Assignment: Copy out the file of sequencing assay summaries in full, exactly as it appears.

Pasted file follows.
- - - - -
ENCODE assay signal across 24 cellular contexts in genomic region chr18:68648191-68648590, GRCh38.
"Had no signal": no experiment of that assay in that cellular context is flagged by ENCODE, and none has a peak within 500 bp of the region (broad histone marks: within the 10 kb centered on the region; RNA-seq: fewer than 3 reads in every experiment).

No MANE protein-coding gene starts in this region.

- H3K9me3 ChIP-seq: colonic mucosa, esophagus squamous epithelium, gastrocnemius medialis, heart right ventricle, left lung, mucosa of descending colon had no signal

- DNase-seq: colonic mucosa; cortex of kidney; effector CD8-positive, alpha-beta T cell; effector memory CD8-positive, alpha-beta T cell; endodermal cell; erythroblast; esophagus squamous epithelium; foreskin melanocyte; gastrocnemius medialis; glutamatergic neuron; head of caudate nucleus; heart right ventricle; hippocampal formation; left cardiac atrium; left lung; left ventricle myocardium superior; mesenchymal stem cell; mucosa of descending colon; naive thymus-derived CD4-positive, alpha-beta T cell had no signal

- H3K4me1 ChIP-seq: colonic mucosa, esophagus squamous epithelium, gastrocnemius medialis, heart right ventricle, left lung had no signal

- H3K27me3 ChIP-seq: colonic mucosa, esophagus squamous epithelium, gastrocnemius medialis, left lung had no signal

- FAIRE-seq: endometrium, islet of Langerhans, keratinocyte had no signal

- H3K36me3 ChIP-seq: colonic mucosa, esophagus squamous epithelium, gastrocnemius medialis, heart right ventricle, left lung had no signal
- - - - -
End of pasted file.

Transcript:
ENCODE assay signal across 24 cellular contexts in genomic region chr18:68648191-68648590, GRCh38.
"Had no signal": no experiment of that assay in that cellular context is flagged by ENCODE, and none has a peak within 500 bp of the region (broad histone marks: within the 10 kb centered on the region; RNA-seq: fewer than 3 reads in every experiment).

No MANE protein-coding gene starts in this region.

- H3K9me3 ChIP-seq: colonic mucosa, esophagus squamous epithelium, gastrocnemius medialis, heart right ventricle, left lung, mucosa of descending colon had no signal

- DNase-seq: colonic mucosa; cortex of kidney; effector CD8-positive, alpha-beta T cell; effector memory CD8-positive, alpha-beta T cell; endodermal cell; erythroblast; esophagus squamous epithelium; foreskin melanocyte; gastrocnemius medialis; glutamatergic neuron; head of caudate nucleus; heart right ventricle; hippocampal formation; left cardiac atrium; left lung; left ventricle myocardium superior; mesenchymal stem cell; mucosa of descending colon; naive thymus-derived CD4-positive, alpha-beta T cell had no signal

- H3K4me1 ChIP-seq: colonic mucosa, esophagus squamous epithelium, gastrocnemius medialis, heart right ventricle, left lung had no signal

- H3K27me3 ChIP-seq: colonic mucosa, esophagus squamous epithelium, gastrocnemius medialis, left lung had no signal

- FAIRE-seq: endometrium, islet of Langerhans, keratinocyte had no signal

- H3K36me3 ChIP-seq: colonic mucosa, esophagus squamous epithelium, gastrocnemius medialis, heart right ventricle, left lung had no signal